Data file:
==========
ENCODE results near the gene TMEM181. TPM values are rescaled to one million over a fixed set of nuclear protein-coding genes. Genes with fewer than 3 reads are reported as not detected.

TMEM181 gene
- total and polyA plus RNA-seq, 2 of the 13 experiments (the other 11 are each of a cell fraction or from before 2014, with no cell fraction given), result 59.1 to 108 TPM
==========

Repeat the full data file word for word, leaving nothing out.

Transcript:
ENCODE results near the gene TMEM181. TPM values are rescaled to one million over a fixed set of nuclear protein-coding genes. Genes with fewer than 3 reads are reported as not detected.

TMEM181 gene
- total and polyA plus RNA-seq, 2 of the 13 experiments (the other 11 are each of a cell fraction or from before 2014, with no cell fraction given), result 59.1 to 108 TPM